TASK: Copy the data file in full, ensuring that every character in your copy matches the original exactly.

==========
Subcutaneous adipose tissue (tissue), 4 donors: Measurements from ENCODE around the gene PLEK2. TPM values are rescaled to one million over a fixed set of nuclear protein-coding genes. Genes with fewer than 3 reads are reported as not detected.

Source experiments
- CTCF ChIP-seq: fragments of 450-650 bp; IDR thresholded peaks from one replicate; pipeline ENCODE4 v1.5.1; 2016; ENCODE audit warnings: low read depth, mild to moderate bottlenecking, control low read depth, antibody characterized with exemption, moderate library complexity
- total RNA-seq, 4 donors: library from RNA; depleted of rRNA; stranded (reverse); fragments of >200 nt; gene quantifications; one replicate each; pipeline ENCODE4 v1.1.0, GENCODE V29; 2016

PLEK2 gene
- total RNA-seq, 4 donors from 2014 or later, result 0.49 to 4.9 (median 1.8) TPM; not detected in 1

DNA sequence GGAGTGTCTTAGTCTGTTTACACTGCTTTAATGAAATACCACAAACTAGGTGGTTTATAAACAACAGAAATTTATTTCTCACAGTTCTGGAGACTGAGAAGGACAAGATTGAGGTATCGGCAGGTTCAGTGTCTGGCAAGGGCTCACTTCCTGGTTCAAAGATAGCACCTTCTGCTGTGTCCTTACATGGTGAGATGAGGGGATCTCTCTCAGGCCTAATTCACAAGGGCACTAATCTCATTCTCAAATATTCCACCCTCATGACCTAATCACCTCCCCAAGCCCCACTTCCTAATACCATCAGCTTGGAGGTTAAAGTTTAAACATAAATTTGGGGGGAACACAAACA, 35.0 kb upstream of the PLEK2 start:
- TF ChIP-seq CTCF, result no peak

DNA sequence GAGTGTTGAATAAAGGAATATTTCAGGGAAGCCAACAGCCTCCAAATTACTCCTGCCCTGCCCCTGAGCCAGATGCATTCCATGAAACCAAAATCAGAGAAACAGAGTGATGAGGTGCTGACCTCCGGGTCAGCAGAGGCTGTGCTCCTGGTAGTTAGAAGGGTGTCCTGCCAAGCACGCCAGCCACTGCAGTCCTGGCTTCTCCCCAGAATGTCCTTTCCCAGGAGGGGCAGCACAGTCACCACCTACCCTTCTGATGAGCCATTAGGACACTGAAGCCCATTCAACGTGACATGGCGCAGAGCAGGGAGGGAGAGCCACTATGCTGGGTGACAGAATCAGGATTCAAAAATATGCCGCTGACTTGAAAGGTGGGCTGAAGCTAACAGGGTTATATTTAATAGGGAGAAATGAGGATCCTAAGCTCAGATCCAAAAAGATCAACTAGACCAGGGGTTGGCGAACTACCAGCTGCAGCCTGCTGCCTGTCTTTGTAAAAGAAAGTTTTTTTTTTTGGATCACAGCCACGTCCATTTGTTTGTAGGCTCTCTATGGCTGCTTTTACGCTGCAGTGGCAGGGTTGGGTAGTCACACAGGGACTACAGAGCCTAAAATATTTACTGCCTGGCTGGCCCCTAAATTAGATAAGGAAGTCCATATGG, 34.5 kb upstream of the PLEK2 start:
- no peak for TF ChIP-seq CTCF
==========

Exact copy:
Subcutaneous adipose tissue (tissue), 4 donors: Measurements from ENCODE around the gene PLEK2. TPM values are rescaled to one million over a fixed set of nuclear protein-coding genes. Genes with fewer than 3 reads are reported as not detected.

Source experiments
- CTCF ChIP-seq: fragments of 450-650 bp; IDR thresholded peaks from one replicate; pipeline ENCODE4 v1.5.1; 2016; ENCODE audit warnings: low read depth, mild to moderate bottlenecking, control low read depth, antibody characterized with exemption, moderate library complexity
- total RNA-seq, 4 donors: library from RNA; depleted of rRNA; stranded (reverse); fragments of >200 nt; gene quantifications; one replicate each; pipeline ENCODE4 v1.1.0, GENCODE V29; 2016

PLEK2 gene
- total RNA-seq, 4 donors from 2014 or later, result 0.49 to 4.9 (median 1.8) TPM; not detected in 1

DNA sequence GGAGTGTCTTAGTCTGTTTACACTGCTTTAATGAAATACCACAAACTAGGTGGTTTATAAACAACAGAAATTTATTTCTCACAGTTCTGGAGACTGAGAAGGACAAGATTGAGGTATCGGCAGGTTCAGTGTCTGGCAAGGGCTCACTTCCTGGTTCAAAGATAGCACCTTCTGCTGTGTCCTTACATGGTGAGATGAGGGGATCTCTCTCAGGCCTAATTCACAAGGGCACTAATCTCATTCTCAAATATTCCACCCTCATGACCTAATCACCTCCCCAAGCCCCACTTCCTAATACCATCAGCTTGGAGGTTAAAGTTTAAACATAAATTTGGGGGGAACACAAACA, 35.0 kb upstream of the PLEK2 start:
- TF ChIP-seq CTCF, result no peak

DNA sequence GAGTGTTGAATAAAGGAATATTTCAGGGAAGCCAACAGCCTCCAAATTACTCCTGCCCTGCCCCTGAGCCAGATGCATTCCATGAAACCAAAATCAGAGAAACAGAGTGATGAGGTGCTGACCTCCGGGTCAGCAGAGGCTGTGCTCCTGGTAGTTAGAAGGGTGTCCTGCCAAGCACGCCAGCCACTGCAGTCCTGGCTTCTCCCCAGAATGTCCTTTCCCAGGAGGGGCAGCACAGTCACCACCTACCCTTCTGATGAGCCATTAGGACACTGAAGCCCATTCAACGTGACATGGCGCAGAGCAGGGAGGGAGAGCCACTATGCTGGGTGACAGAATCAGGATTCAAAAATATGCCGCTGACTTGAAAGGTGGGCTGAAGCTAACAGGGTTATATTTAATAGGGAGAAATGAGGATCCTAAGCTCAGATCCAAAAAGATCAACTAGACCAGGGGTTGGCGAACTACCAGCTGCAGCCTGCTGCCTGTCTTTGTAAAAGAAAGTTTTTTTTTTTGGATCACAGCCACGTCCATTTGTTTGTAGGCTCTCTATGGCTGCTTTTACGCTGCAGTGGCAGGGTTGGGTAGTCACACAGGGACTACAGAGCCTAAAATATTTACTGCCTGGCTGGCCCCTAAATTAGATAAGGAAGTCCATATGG, 34.5 kb upstream of the PLEK2 start:
- no peak for TF ChIP-seq CTCF